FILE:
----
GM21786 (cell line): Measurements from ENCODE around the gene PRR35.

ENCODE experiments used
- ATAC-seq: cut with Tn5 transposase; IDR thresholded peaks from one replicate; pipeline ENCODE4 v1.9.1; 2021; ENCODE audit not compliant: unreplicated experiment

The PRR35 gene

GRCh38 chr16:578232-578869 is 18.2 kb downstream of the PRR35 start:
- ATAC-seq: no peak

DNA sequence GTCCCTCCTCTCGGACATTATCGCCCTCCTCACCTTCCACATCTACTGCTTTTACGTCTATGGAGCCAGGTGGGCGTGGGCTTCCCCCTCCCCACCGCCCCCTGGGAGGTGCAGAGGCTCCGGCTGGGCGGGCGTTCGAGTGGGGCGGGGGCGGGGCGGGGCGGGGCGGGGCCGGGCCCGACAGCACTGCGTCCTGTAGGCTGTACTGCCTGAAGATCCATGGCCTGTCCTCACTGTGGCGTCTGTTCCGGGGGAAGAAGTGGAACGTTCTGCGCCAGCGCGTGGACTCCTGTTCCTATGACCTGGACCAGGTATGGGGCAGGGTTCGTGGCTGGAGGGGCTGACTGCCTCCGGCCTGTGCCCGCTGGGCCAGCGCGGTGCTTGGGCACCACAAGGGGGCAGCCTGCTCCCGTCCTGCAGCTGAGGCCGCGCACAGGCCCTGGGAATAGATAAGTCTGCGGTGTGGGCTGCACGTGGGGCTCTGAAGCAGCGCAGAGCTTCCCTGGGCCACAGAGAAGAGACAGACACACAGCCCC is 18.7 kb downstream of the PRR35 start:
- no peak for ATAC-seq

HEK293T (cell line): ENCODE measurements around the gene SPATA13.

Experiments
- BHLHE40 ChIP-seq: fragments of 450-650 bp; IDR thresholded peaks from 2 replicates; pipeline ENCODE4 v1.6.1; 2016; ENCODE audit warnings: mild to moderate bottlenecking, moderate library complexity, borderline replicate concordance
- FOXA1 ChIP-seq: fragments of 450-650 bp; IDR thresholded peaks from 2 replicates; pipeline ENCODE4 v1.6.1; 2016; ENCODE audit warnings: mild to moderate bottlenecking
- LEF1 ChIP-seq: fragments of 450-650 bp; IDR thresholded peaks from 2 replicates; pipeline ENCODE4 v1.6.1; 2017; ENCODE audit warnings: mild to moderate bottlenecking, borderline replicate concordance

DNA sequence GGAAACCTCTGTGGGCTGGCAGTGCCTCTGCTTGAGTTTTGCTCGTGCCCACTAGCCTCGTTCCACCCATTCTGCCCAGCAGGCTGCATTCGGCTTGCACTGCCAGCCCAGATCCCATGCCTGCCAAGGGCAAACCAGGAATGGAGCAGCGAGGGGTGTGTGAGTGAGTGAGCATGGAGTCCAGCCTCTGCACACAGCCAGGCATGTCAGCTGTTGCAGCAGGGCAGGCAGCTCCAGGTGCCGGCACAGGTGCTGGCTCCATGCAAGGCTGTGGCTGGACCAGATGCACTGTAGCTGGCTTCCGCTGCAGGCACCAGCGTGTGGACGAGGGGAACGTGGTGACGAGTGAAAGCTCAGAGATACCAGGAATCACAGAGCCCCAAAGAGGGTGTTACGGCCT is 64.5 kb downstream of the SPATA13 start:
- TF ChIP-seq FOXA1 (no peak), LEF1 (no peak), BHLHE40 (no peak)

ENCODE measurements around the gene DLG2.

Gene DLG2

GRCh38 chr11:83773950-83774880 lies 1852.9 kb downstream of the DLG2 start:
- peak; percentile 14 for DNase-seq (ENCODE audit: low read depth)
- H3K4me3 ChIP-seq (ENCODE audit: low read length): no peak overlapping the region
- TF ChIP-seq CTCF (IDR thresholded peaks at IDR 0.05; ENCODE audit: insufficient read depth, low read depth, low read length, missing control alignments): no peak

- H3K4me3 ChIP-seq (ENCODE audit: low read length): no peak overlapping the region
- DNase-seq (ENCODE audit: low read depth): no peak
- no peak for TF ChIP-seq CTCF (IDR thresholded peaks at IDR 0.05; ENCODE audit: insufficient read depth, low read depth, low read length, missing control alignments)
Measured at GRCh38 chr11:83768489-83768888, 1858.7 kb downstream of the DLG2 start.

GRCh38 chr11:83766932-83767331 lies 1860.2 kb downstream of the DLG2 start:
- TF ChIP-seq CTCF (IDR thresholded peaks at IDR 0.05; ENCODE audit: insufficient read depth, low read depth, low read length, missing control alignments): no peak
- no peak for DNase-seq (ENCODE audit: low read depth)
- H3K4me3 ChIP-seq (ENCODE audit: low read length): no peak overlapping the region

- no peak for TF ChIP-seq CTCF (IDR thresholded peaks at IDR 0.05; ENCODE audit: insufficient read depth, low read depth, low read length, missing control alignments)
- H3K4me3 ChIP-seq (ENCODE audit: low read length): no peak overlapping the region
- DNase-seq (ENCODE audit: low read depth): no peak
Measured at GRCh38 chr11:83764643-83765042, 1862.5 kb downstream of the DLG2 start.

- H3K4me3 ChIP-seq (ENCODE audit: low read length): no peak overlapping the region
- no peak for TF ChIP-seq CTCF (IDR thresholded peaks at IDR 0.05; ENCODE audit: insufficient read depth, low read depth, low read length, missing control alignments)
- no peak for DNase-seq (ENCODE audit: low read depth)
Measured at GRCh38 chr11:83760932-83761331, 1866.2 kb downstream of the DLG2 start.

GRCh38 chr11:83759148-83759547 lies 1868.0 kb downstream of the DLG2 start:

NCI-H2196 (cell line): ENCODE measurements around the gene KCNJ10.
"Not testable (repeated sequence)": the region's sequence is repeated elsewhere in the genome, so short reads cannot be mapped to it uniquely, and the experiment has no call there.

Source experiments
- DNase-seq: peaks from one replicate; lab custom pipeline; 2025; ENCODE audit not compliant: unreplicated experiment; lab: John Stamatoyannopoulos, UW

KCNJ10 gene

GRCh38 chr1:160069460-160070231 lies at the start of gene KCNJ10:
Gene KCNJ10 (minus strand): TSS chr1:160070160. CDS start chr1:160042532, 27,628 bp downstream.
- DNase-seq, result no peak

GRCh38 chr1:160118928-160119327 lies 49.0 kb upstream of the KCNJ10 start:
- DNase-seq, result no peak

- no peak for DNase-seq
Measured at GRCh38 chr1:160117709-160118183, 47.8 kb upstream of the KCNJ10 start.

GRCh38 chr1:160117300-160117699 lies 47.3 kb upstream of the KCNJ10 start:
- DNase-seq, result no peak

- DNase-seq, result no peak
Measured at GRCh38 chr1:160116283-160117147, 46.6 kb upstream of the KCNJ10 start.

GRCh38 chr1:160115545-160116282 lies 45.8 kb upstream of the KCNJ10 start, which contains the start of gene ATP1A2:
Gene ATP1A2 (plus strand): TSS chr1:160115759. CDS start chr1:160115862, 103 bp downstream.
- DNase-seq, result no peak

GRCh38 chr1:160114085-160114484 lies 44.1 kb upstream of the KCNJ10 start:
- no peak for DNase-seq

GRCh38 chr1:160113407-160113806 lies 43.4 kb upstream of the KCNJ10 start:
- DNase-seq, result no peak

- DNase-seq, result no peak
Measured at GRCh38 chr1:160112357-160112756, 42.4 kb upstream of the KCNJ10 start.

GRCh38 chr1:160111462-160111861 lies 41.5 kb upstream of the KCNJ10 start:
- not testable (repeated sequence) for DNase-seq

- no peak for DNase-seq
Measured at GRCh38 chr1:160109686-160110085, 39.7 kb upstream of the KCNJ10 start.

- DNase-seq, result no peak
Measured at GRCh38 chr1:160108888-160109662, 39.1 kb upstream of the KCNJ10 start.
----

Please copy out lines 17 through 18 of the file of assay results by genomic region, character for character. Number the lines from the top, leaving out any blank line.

Gene DLG2

GRCh38 chr11:83773950-83774880 lies 1852.9 kb downstream of the DLG2 start: